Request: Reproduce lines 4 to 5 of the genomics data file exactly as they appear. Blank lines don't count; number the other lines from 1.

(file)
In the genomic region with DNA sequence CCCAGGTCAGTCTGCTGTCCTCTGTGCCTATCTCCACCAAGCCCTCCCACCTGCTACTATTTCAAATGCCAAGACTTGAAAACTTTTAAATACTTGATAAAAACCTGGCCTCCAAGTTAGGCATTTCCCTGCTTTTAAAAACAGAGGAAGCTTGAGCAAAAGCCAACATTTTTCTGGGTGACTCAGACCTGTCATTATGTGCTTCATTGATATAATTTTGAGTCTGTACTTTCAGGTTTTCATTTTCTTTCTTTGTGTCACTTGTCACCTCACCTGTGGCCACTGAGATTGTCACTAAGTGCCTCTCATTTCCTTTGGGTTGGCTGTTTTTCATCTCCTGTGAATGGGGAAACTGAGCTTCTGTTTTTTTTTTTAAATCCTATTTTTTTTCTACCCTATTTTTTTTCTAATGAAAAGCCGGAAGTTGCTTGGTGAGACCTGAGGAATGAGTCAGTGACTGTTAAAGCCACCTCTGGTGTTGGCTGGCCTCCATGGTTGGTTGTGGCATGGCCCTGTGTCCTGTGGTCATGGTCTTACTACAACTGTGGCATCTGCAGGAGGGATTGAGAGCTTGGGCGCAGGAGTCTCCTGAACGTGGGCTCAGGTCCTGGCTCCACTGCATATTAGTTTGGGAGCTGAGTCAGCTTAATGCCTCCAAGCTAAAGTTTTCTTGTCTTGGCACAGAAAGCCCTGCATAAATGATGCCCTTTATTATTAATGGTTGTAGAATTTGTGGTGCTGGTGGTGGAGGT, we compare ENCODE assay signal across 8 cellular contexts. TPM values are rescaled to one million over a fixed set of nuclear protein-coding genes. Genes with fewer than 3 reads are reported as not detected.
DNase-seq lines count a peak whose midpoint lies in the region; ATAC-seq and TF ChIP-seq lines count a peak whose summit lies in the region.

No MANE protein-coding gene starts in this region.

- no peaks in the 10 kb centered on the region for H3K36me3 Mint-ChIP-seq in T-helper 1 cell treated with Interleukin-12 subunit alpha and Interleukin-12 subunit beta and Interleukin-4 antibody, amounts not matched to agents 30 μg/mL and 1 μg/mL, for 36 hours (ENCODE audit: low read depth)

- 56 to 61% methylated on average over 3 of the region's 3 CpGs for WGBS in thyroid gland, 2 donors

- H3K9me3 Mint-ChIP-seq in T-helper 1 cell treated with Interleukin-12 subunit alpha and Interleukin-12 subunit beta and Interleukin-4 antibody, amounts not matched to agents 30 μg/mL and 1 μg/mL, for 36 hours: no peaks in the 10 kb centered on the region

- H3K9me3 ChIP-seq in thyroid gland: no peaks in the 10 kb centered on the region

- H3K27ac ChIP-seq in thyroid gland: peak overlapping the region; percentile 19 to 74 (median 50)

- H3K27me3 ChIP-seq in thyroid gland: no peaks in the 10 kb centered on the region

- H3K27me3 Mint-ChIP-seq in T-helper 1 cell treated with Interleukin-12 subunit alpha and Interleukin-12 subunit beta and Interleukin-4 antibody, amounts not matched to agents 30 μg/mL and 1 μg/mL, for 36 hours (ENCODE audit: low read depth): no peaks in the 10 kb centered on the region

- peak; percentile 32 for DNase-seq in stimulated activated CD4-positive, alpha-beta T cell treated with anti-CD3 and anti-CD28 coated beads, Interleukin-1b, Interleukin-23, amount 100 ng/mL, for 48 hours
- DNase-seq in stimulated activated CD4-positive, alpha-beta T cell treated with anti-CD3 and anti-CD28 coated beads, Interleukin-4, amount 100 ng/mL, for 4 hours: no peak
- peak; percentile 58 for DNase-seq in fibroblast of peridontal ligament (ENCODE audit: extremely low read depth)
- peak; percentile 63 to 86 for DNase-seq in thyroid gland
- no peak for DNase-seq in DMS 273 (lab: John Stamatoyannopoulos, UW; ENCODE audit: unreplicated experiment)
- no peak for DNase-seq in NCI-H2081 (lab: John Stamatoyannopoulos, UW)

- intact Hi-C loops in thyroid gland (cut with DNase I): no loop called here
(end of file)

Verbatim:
- no peaks in the 10 kb centered on the region for H3K36me3 Mint-ChIP-seq in T-helper 1 cell treated with Interleukin-12 subunit alpha and Interleukin-12 subunit beta and Interleukin-4 antibody, amounts not matched to agents 30 μg/mL and 1 μg/mL, for 36 hours (ENCODE audit: low read depth)

- 56 to 61% methylated on average over 3 of the region's 3 CpGs for WGBS in thyroid gland, 2 donors